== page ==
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Australian healthcare productivity measures up

8 May 2024

The slow growth in productivity is a worry for all of us. Low productivity growth can increase pressure on inflation and limit long-term wage growth.

New research from the Productivity Commission shows that, at least when it comes to healthcare, the way we measure productivity might not be telling the full story.

In fact, when you account for the quality of our healthcare sector, this research shows Australia’s healthcare system is among the most productive in the world.

The full productivity story

Productivity is based on a simple formula: the amount of inputs that it takes to produce a given amount of output. For instance, you can roughly measure the productivity of an iron ore mine by finding the amount of equipment and labour (the inputs) that it takes for it to produce a tonne of iron ore (the output).

This mostly holds true for traditional market-based industries, but today an ever-larger share of our economy is devoted to non-market services like aged care, healthcare and education. So how do you measure the productivity of a hospital?

To date, most economists have answered this question by looking at the resources it takes for a hospital to provide a particular healthcare service. Following this methodology, our healthcare sector is more productive if, for example, the average hospital visit is shorter. When we measure hospital productivity this way, estimates indicate that it grew at 0.1% per year between 2008-09 and 2018-19 ­– well below the market sector average of 0.7% per year.

But this approach ignores the crucial question of healthcare quality. After all, a system that gets people in and out of hospital quickly is not much good if it doesn’t effectively treat their illnesses. Intuitively, we know that healthcare today is better than it used to be – most of us would rather go to hospital now rather than 20 years ago – so shouldn’t this inform our assessment of productivity?

Accounting for quality

In recent years, new methods have been developed in the United States that do exactly that ­– capturing changes in the quality of healthcare, indicated by changes in health outcomes for patients. They also capture changes in the number and mix of services that patients receive. If improved cancer treatment improves survival or quality of life, that is productivity growth. If cancer care is moved from expensive hospitals to lower-cost community nursing, with the same outcomes, that is productivity growth.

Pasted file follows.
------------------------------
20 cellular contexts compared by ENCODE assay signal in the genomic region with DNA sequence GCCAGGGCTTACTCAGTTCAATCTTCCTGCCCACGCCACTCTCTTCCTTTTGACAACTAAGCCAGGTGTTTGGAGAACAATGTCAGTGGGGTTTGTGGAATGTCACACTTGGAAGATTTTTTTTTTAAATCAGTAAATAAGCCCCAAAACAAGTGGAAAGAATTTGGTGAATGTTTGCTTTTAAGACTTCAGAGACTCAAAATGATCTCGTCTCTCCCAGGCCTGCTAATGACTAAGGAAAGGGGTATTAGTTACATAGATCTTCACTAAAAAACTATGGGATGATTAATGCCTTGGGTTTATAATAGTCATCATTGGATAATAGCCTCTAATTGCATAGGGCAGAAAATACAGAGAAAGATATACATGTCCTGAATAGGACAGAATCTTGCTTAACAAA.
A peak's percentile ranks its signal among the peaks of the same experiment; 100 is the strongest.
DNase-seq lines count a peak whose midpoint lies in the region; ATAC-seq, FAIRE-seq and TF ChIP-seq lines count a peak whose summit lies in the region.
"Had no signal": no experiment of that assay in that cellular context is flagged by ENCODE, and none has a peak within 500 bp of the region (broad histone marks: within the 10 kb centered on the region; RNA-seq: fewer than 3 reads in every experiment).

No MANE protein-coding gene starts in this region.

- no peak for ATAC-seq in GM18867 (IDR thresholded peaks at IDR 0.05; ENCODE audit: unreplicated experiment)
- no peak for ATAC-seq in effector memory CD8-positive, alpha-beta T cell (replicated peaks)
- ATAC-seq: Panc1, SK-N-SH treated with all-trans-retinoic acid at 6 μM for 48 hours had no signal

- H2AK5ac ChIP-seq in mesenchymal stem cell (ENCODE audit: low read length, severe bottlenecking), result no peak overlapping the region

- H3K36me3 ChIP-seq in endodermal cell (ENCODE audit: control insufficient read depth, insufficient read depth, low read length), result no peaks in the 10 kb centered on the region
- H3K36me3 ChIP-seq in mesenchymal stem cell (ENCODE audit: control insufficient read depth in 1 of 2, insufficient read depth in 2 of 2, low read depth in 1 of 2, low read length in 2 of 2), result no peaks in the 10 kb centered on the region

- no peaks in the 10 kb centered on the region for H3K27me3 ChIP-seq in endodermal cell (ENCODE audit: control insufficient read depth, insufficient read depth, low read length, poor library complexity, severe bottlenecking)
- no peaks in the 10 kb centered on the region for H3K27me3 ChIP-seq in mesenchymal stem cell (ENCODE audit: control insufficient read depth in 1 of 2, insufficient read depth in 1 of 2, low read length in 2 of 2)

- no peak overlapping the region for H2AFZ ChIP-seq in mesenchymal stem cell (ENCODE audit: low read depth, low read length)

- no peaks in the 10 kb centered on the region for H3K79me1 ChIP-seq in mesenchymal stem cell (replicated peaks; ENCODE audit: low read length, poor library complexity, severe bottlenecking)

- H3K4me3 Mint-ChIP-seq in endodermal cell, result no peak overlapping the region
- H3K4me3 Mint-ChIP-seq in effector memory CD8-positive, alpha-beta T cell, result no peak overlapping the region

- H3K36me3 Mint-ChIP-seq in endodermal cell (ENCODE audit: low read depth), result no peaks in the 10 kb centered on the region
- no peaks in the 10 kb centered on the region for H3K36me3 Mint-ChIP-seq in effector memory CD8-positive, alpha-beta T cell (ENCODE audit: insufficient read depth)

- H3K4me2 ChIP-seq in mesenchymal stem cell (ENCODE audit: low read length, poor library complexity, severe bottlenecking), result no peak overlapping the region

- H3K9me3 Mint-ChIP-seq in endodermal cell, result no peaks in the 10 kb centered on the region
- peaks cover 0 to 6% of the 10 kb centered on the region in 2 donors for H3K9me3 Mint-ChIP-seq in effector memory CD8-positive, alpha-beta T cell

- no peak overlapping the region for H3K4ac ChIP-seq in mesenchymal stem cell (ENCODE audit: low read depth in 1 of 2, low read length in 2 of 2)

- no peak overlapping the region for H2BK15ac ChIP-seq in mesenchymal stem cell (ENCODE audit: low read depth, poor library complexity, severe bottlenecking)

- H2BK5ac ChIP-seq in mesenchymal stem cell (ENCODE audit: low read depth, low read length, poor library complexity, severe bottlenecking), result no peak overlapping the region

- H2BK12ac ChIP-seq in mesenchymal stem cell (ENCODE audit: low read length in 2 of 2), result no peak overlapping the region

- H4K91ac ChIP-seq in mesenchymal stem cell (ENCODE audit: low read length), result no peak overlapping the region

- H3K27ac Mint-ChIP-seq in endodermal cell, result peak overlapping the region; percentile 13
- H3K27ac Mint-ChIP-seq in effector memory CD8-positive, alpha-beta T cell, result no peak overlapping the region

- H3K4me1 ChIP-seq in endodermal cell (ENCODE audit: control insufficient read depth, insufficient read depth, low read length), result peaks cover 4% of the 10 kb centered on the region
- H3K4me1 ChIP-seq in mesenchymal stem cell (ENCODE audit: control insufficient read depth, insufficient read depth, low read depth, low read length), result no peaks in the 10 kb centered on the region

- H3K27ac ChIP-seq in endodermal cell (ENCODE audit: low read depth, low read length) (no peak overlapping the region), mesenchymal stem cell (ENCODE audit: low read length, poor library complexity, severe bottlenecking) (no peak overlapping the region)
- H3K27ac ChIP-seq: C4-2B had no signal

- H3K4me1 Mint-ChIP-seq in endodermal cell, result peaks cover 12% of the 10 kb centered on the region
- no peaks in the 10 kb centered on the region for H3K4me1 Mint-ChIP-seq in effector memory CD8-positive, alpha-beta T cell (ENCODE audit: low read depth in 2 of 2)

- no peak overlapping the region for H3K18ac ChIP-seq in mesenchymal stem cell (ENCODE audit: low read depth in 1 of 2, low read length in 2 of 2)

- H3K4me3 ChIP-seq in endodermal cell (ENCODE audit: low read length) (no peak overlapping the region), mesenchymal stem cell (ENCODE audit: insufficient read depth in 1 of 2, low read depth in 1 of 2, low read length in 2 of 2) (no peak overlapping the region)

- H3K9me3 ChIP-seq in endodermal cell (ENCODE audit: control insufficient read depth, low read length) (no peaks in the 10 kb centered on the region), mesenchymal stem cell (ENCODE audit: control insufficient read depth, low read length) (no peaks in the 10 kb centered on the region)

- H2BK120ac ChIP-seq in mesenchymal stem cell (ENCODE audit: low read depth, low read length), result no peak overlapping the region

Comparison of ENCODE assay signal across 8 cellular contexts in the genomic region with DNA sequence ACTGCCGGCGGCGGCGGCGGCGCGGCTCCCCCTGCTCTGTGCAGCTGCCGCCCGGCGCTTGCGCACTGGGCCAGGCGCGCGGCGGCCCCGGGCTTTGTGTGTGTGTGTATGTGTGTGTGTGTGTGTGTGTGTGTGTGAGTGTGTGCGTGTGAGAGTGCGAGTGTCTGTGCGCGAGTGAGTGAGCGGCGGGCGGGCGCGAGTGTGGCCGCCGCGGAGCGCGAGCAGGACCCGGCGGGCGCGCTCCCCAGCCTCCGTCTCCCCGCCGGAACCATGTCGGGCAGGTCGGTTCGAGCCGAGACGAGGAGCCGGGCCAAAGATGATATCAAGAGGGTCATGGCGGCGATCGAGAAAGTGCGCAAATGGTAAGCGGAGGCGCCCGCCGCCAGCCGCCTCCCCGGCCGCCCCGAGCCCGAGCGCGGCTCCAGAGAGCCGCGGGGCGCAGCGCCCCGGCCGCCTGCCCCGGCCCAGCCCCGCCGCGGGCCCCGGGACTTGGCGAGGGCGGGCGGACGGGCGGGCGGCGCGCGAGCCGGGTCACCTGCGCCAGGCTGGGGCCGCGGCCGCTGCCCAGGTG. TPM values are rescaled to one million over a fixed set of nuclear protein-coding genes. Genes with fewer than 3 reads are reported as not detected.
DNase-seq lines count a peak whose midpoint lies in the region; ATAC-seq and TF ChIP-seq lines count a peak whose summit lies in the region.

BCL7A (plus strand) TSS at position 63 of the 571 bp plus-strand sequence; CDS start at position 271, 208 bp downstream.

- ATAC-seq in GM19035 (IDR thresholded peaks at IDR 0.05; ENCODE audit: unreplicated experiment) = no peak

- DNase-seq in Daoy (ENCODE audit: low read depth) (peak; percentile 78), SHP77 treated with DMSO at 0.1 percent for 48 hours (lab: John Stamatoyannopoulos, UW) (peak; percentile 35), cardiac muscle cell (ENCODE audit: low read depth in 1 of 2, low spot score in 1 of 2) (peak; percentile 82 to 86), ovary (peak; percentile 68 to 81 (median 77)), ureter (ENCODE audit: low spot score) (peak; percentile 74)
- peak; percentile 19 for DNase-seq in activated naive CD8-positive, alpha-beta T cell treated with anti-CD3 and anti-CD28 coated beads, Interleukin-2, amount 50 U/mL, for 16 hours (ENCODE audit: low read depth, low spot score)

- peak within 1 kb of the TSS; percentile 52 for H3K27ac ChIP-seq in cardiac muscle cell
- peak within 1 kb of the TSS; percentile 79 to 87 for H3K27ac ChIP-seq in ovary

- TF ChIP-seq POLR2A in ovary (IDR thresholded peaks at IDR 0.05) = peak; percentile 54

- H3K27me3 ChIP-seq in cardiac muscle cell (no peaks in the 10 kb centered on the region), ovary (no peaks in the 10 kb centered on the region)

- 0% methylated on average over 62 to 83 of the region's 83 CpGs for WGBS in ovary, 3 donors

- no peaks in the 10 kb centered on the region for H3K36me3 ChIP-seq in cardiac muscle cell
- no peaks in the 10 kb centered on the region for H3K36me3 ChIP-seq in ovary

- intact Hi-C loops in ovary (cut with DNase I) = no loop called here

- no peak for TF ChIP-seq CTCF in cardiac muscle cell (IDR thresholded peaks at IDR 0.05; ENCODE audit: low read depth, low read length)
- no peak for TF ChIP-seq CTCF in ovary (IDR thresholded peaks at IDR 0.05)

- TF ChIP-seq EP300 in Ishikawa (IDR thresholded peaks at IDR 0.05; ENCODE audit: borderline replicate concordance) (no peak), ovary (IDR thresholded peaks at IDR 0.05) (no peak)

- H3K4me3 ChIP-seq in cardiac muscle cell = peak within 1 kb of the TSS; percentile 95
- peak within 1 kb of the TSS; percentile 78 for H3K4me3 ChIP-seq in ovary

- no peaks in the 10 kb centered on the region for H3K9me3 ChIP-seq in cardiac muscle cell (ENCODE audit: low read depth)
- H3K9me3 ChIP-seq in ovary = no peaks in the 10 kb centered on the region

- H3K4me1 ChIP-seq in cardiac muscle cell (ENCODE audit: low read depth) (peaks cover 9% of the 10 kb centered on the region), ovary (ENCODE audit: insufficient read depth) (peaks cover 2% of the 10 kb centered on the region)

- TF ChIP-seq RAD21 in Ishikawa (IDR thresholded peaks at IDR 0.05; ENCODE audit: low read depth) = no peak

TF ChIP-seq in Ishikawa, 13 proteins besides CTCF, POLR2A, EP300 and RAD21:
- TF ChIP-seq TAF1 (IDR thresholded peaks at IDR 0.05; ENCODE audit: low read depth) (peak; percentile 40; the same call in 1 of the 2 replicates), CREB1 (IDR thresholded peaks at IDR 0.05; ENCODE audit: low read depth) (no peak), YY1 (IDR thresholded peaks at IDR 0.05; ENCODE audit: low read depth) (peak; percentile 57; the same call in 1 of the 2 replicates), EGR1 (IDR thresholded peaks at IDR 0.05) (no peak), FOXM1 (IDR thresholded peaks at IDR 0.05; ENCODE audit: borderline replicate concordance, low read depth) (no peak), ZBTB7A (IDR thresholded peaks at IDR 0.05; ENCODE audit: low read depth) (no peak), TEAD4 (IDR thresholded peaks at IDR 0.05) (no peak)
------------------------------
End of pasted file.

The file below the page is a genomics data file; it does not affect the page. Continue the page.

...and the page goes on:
The Productivity Commission has applied the new methods to study the productivity of about one-third of Australia’s healthcare sector by spending ­– healthcare used to treat cancers, cardiovascular diseases, blood and metabolic disorders, endocrine disorders, and kidney and urinary diseases.

The results are stark ­– we find that healthcare productivity grew at a healthy 3% per year between 2011-12 and 2017-18, driven almost entirely by quality improvements. Healthcare got better at keeping people alive, although it didn’t improve at boosting quality of life. The studies from the United States that inspired our work have found quality improvements of a similar magnitude.

The Commission also benchmarked the level of Australia’s healthcare productivity against that of other countries and found more good news ­­– Australia’s healthcare sector ranked third of 28 high income countries for healthcare productivity between 2010 and 2019.

Does this mean that our worries about productivity (and the productivity of the non-market sector in particular) are wrong? Sadly, it’s unlikely, although lots more research is needed.

Would we rather to send our children to school or university today than in 2011? Or would we rather to send a loved one to aged care today than in 2011? It’s not obvious. We probably haven’t seen the same improvements in those other sectors that we have in healthcare.

Much of the improvement in healthcare has come from quickly adopting new treatments as they become available; our healthcare sector is (as others are) cumbersome and riddled with inefficiencies. Without the breakthrough innovations, it’s unlikely that we would have seen the same productivity growth.

We still need to address the cost pressures in our health system; even with quality improvements, we can’t allow health costs to keep growing as a share of GDP. Still, it’s a piece of very good news when we desperately need it.

This article was written by Commissioner Catherine de Fontenay.